And I just mentioned about baskets and generators, because almost all bikes have them, right? So…best to make sure you’re comfortable. I use a combination of backpack and basket and that’s really nice.


Helmets don’t do one bit of good if you are hit by a car, but they can be useful if you fall due to your own mistake. I’ve crushed one on the curb. I’m a believer.

We had a really big bike thread a few weeks ago in this very thread. I’d dig up the link, but I’m too tired after WINNING THIRD PLACE IN A PAINTBALL PUMP TOURNAMENT today. My arms are falling off. I pumped my marker at least 1000 times today. I definitely need more practice with the five-knuckle shuffle. :-)

Bike shorts are padded all along your bottom. They let you ride comfortably for long distances.

I was hit by a car not 2 months ago and without a helmet, I’d be dead from a slow (about 5mph) crash.

That said, you should try hard to get about 2 weeks practice riding your bike before you try to ride 30 miles in a day. And don’t do what I do, which is ride a mountain bike around town. It isn’t too fun, because they really are meant for mountains! I have slick tires on mine, but still.

Helmets are good, and biking shorts are a must. Panniers will be much more comfortable than a backpack over 15 miles if you’re carrying anything.

Where in Maryland do you live/work? I might be able to give you better advice if I know the area or even route that you’re taking.

I live just outside of Baltimore on the east side, in Overlea just outside White Marsh. I would be going from there to Hunt Valley. I figure if I take Joppa Rd or Putty Hill rd to Towson then just take York Rd all the way up.

I might be able to cut over before getting to Towson and get straight on York rd, I just need to take a closer look at some of the side roads to see if any will easily get me there.

Let’s see, Kitsune recommends…

  1. No helmet
  2. No cycling shorts (i.e. the ones with the padding in the ass)
  3. Wearing regular clothes for riding
  4. Making sure you have room for an extra rider
  5. Getting a good handlebar basket to preserve balance

And he seems uncomfortable with gears. Yeah, I’m going to have to recommend you not listen to him on bike advice. It sounds like Japan is a whole other world when it comes to biking.

Not sure I’m down with the whole cycling shorts thing.

Why not just buy a comfortable seat? That’s always worked for me. That and pegging my left pants leg…

Because I’m a fat ass nowadays, I wear normal athletic shorts over my cycling shorts when I ride. A little more padding doesn’t hurt (although too much could be a problem). However, if I were to ever start biking to work, I’d never wear my work clothes on the bike. Road grime and sweat do not make a good work impression.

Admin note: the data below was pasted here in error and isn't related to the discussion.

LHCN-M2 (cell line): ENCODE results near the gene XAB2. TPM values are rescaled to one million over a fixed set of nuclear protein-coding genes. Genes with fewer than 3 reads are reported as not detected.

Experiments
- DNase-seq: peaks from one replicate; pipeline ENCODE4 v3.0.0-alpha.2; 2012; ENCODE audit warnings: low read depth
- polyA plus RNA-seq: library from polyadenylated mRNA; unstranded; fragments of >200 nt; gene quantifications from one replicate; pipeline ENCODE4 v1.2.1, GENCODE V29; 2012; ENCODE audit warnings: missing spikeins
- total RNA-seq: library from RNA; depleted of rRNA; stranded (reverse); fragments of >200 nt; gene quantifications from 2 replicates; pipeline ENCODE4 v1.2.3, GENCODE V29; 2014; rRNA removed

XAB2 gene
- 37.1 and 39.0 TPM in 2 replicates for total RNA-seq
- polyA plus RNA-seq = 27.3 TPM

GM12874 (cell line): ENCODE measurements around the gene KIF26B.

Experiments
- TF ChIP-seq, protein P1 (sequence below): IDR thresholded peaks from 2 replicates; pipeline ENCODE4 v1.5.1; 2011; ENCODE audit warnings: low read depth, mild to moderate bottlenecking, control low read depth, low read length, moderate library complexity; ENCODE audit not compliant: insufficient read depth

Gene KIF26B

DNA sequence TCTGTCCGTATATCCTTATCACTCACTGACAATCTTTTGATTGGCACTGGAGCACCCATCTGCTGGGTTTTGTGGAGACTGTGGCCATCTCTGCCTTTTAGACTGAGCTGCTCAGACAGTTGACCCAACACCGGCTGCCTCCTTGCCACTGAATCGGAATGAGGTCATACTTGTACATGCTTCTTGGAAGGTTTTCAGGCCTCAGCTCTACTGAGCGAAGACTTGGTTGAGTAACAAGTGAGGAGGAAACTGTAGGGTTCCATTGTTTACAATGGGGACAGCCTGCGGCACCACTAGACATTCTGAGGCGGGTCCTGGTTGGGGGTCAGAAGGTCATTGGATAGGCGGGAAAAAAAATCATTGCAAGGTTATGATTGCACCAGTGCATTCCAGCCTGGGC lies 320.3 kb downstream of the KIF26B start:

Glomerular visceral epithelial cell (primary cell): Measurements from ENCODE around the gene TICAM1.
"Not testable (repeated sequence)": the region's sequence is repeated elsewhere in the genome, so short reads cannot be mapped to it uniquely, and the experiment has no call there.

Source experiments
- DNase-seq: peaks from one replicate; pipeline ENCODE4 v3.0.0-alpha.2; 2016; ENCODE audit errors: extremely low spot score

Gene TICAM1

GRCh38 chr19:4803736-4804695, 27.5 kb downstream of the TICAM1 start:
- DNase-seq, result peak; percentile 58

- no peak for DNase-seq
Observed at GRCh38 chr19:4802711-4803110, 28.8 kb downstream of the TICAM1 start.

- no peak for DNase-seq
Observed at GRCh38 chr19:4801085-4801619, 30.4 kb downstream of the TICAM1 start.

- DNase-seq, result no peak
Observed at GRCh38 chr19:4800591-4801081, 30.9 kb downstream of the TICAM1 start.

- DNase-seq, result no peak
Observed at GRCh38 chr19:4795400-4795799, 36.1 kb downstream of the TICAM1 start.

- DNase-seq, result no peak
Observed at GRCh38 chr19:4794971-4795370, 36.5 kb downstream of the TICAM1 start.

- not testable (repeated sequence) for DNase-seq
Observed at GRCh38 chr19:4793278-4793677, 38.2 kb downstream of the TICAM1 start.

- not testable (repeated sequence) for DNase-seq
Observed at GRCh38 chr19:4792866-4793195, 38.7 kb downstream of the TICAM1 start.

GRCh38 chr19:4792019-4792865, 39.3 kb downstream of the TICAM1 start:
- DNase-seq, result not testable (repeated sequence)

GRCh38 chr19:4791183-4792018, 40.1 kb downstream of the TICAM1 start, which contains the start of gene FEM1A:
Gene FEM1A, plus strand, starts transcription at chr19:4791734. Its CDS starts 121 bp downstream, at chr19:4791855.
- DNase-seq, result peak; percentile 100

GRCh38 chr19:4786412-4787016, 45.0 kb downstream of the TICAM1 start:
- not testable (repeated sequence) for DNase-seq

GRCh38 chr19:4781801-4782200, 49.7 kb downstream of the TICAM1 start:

I’ve been biking to work for the last month now. Its an 11k ride in each direction, so I get an 70-80 minutes of exercise every work day. I haven’t weighed myself lately but I feel much better and my wife claims I am tighter!

But now winter is coming and its getting harder. Last morning the temperature was 39.2. My hands almost fell off my arms. I should probably get warmer clothes, but then I’ll sweat like a pig.

So did anyone else started biking to work since 2004? How do you manage the cold?

Never ever get on a bike without a helmet. Seriously. I’ve been saved by my helmet three times, twice from overconfidence on my part while offroading and one time i got nailed by a car that was running a red light. I would most likely have gotten serious head injuries all three times. So unless you are willing to risk becoming a vegetable, helmet up.
And biking shorts are also handy if you’re a fat ass like myself. Saves you a lot of chafing and general unpleasantness.

If you are going to bike 30 miles every day i would look into getting a hybrid, something like a Kona Dew perhaps? (I have no idea about prices for these things in the US BTW).

15 miles should take you about 45 minutes if it’s not too hilly.

How do you manage the cold?

Gloves, gloves, gloves! I really like a thin (3mm or so) pair of diving neoprene gloves. They keep your hands toasty and there’s enough padding from the neoprene to absorb some of the road vibration.

A fleece worked for me as something to take the edge off while I got going and could then be unzipped once I got going to reduce the sweat.

The neoprene gloves seems like a neat idea. It’ll also solve the rain problem.

The OP meant to bike 30 miles every day. I’m only half crazy.

For me, cold is all about gloves and long sleeves. Though I will rarely bike if it’s not at least 50 degrees F. Also, I think sunglasses help a lot, but I wear those all the time for a wind shield.

Gloves, thermal underwear and carefully layered clothes work for me for the winter, and I’ve made the ride to work in single (farenheit) digits. However, that’s a mere mile and a half, and I’ve been aware that on the coldest days I really couldn’t go much further. The problem is not cold limbs or hands, but what it does to your face, nose and lungs.

Above freezing, though, and I can go about as far as I want.